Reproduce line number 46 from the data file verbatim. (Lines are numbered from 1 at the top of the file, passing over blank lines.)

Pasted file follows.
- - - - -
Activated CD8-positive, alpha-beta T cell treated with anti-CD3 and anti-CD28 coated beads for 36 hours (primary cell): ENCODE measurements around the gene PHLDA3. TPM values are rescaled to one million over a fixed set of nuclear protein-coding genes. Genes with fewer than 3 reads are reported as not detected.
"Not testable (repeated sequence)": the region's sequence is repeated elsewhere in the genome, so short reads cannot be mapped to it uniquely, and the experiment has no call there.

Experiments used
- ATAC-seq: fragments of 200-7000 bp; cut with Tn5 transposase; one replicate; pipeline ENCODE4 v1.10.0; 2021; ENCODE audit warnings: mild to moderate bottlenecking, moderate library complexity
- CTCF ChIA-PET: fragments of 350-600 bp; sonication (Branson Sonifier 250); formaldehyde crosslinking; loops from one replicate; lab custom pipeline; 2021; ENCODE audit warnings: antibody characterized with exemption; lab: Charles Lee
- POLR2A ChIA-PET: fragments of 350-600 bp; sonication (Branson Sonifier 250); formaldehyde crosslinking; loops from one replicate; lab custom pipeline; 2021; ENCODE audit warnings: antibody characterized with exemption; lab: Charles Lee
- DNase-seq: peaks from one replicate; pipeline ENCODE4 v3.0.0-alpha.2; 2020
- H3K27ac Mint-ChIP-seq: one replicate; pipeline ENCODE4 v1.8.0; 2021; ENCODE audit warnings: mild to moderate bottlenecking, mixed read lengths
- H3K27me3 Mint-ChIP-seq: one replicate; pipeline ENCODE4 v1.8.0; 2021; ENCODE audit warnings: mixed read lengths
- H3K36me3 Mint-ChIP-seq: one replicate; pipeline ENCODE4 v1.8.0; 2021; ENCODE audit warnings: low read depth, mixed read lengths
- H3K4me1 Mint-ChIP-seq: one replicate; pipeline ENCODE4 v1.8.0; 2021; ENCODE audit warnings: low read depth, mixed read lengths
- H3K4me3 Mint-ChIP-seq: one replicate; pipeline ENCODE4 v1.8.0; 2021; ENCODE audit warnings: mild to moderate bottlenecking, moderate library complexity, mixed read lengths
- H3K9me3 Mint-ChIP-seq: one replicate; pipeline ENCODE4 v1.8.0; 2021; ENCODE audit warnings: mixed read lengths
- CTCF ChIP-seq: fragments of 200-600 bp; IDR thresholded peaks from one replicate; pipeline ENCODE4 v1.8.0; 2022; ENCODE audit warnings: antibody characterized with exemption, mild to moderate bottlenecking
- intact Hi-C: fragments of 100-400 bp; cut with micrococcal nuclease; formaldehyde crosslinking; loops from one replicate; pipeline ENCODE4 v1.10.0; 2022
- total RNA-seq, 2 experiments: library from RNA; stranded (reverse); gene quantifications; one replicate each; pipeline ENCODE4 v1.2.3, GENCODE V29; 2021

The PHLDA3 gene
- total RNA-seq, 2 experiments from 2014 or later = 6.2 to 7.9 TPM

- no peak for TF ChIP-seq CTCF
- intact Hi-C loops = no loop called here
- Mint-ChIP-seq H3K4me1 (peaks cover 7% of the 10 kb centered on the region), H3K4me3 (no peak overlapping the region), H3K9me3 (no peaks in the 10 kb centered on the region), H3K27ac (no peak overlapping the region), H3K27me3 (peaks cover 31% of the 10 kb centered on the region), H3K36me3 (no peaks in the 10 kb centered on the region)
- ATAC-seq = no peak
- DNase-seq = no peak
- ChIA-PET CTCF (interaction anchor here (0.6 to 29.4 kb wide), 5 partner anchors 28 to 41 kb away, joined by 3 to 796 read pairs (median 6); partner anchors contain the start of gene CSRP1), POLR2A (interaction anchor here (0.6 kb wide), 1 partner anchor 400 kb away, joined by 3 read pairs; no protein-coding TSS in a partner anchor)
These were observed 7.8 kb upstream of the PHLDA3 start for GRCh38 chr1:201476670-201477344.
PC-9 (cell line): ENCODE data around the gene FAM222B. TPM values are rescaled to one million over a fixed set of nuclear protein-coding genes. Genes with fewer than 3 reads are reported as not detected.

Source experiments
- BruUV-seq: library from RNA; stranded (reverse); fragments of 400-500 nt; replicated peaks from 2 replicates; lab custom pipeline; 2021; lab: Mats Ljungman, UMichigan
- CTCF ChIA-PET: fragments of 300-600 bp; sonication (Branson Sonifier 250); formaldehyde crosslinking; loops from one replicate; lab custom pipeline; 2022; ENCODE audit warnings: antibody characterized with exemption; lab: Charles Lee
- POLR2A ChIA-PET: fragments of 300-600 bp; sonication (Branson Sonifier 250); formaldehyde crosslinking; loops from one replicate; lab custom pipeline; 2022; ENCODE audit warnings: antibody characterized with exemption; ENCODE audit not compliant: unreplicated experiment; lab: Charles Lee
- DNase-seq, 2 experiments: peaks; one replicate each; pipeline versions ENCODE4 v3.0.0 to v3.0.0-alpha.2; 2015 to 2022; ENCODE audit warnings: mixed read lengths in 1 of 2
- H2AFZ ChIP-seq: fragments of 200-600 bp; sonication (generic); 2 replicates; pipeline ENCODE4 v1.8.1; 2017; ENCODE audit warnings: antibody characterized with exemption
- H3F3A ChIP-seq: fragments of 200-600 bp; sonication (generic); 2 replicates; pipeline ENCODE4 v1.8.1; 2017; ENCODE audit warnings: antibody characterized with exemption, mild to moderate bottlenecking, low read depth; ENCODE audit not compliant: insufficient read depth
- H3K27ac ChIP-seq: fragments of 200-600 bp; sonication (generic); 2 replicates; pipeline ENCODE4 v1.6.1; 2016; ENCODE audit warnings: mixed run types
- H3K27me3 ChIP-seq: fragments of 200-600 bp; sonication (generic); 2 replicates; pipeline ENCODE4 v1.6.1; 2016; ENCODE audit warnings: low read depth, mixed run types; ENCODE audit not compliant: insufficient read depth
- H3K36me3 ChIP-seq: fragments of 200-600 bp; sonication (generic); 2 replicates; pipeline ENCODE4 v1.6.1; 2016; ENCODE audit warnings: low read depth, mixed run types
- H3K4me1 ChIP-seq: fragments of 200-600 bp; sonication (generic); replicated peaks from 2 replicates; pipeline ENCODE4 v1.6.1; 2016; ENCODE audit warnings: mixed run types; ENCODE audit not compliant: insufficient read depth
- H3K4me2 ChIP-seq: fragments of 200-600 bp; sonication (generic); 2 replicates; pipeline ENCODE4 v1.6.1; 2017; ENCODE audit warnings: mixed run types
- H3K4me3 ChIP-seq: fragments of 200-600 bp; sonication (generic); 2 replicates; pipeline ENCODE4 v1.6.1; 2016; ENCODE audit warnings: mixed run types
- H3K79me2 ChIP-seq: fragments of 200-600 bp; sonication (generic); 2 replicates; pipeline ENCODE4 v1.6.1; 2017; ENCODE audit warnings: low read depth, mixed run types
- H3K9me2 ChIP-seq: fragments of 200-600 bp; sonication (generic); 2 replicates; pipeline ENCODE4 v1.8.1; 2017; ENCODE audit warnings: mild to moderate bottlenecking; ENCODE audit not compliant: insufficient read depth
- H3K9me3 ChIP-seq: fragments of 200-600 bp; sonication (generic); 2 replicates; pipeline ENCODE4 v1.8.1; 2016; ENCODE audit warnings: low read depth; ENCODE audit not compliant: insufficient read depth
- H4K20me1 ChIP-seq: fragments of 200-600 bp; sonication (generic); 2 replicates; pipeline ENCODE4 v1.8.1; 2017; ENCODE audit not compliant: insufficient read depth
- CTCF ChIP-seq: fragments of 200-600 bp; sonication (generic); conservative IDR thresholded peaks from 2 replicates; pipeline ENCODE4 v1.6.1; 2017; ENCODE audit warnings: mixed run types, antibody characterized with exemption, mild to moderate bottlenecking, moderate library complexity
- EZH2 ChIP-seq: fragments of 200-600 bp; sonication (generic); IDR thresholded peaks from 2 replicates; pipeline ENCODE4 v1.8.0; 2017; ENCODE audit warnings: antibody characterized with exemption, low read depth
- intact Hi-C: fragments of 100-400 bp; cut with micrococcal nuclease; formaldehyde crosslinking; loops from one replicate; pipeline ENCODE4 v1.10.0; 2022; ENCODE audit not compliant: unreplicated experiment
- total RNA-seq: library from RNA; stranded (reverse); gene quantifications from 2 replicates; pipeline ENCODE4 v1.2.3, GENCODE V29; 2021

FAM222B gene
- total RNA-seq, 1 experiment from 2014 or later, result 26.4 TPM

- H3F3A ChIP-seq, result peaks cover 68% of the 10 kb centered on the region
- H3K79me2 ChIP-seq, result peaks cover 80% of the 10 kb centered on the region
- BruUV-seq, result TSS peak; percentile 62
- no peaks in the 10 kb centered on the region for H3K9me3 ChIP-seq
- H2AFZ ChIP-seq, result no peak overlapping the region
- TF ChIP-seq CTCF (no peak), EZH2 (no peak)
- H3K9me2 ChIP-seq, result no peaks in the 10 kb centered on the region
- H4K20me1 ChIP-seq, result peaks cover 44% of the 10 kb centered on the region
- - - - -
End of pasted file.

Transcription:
- intact Hi-C: fragments of 100-400 bp; cut with micrococcal nuclease; formaldehyde crosslinking; loops from one replicate; pipeline ENCODE4 v1.10.0; 2022; ENCODE audit not compliant: unreplicated experiment